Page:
Brewers lose Game 7 of NLCS

The Los Angeles Dodgers celebrate after beating the Milwaukee Brewers, 5-1, in Game 7 of the National League Championship Series on Saturday, Oct. 20, 2018, at Miller Park in Milwaukee. 

MILWAUKEE − As we heard over and over the last two days, the two greatest words in sports are "game seven."

Milwaukee Brewers fans now know they can be two of the most heartbreaking words in sports as well.

The Brewers' renaissance of a season, which had been building steam since mid-August, came to an abrupt halt in Game 7 of the National League Championship Series Saturday night at Miller Park. Milwaukee's 5-1 loss to the Los Angeles Dodgers silenced the roaring home crowd and left the Brewers one game short of the the World Series, a destination the franchise hasn't reached since 1982.

Game 7 against the Dodgers was the closest the Brewers have come to baseball's version of heaven in 36 years, making it painful to endure such a sudden end to a season in which Milwaukee flouted conventional baseball wisdom, won 103 games and captivated fans from one end of Wisconsin to the other. The Brewers hadn't played in a winner-take-all postseason game since Game 7 of the 1982 World Series − a 6-3 loss at St. Louis − and optimism was running high after they seized the momentum with a 7-2 trouncing of the Dodgers Friday night.

That made Saturday night's strategy-dominated, tension-filled loss a first for several generations of Brewers fans too young to remember 1982. History would suggest they will have a long wait until the Brewers are in this position again. In this case, however, history could be mistaken.

Even though their usual winning formula − grab the early lead and turn the game over to the bullpen − didn't materialize against Dodgers phenom Walker Buehler, their vaunted bullpen gave up a game-turning, three-run home run to Yasiel Puig in the sixth inning and they couldn't make one of their patented late-inning comebacks against Dodgers closer Kenley Jansen and ace Clayton Kershaw, the Brewers proved to everyone that they will be competing for division titles and postseason berths for years to come.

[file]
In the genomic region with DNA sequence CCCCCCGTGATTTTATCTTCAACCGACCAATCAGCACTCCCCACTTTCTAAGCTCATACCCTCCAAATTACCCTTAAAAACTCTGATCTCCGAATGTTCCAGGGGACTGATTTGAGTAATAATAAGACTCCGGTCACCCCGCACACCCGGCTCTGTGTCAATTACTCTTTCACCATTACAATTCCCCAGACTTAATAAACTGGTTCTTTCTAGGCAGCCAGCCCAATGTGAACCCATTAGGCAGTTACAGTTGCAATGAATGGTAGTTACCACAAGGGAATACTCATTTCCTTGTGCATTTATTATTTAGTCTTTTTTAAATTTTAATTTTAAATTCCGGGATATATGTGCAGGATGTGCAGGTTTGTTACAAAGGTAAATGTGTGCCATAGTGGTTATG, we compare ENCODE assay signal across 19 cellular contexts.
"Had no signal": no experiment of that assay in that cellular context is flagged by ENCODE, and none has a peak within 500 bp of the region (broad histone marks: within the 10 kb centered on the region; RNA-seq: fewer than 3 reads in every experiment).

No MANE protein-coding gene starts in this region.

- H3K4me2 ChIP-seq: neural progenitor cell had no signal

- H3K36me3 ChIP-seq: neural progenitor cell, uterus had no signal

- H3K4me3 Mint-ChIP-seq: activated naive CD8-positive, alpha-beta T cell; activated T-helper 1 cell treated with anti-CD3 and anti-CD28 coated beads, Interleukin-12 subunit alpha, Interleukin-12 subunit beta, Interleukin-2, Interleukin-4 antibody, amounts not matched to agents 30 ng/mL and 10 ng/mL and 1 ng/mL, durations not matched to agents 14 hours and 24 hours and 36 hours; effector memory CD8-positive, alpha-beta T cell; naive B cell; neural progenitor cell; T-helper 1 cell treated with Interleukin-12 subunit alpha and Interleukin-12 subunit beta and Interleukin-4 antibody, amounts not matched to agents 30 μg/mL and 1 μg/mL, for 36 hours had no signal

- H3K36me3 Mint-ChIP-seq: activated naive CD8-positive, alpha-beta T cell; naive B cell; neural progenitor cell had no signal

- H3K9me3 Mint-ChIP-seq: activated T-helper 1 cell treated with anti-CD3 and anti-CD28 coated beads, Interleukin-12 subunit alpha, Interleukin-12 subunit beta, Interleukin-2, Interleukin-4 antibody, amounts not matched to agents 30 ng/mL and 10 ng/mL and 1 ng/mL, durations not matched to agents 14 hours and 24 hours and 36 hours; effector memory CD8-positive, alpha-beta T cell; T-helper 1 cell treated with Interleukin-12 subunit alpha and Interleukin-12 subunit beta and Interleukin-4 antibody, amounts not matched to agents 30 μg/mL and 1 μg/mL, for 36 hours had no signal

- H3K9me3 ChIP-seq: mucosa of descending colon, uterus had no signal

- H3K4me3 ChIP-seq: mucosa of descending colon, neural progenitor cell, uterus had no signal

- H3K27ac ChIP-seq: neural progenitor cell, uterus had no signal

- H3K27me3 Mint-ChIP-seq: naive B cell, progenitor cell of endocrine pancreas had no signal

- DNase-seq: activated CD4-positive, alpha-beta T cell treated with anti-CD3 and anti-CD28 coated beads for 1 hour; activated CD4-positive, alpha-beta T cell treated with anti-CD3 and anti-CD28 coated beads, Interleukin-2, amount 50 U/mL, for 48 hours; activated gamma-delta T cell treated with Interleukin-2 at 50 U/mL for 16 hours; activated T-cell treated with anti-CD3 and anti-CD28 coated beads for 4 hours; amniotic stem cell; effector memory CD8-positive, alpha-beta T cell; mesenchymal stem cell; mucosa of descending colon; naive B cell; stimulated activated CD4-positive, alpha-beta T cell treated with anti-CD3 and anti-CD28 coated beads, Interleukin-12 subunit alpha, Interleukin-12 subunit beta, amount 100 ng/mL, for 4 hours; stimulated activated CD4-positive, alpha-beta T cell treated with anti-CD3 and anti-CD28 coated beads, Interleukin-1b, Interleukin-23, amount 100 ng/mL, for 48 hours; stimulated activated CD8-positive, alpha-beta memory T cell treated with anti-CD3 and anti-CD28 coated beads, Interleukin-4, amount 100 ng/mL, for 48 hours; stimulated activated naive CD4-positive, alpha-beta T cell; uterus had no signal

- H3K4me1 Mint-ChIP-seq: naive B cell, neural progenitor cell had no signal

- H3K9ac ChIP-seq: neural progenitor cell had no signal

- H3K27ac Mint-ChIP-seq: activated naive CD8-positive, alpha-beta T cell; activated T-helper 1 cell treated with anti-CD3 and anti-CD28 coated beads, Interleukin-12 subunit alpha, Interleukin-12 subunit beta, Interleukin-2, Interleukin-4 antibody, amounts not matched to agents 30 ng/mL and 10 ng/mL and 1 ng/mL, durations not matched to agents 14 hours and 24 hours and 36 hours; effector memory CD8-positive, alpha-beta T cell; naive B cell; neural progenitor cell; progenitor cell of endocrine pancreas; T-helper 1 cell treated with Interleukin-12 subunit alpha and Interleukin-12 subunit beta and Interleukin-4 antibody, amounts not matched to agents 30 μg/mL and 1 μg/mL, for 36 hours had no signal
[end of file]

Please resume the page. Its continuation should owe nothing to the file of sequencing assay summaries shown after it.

"As we get further away from the loss, I think we'll all be able to step back and appreciate what an incredible year it was, what a journey we've been on, especially the ride that we've been on over the last month," outfielder Ryan Braun said. "It's something that's incredibly encouraging for us as an organization moving forward."

Reaching Game 7 was fitting for this series because the Brewers and Dodgers were as evenly matched as two teams could be despite dramatically different styles. The Dodgers rely on their starting rotation, the Brewers depend on their deep bullpen. The Dodgers platoon at multiple positions, the Brewers change their lineup daily based on matchups.

As happens so often in sports, however, the clash of styles made for an interesting, evenly contested fight. How even? The Brewers scored 24 runs in seven games, the Dodgers 23. That competitive equality is important in evaluating the Brewers because the Dodgers are NL royalty, having won six straight West Division titles and claiming the NL pennant last season.

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So even though the thrills are gone, the future is bright for Milwaukee. The Brewers may have fallen one game short of the World Series, but they're set up for big things. The rebuild orchestrated by general manager David Stearns and manager Craig Counsell not only turned them into contenders a few years before anyone suspected, it left them in a position to sustain that success.

Outfielder Lorenzo Cain played for the Royals when they lost Game 7 of the World Series in 2014, then went back and won the World Series the following year. He sees some parallels between those Royals and these Brewers.

"We made it to the World Series and lost in game seven, but everybody showed up ready to go that next year and we ended up going back to the World Series and we won," Cain said. "We can definitely go out there and do the same thing with this team. We have a great group of guys that can really play."

Among the most important assets gained was postseason experience. The Brewers basically went into playoff mode in August and have been one of baseball's most formidable teams since then, going 33-13 prior to Saturday night, so they know what it takes.

The Brewers will have to to figure out if they want to keep third baseman Mike Moustakas and starters Wade Miley and Gio Gonzalez, but the core of this team will be together next season and for several more after that.

This isn't like the 2011 Brewers team that lost to St. Louis in the NLCS. Back then, everyone knew slugger Prince Fielder was leaving in free agency.

"Prince was one of our best players and we recognized that it was very likely that we were going to lose him," Braun said. "You never know how things will play out with the team or what key free agents may or may not be back, but so much of our success came from young guys who obviously will be controlled for a number of years moving forward. So there's a lot of reasons for hope and optimism. But at the same time we were one game away from the World Series and we had an opportunity to play that game at home. We all know that no matter how good you are, those opportunities don't come around every year. Disappointing today, but certainly when we look at the group there's a lot of reasons for hope and optimism moving forward."

Oh well, it was fun while it lasted. Better yet, it might last well into the future.


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Contact Tom Oates at toates@madison.com.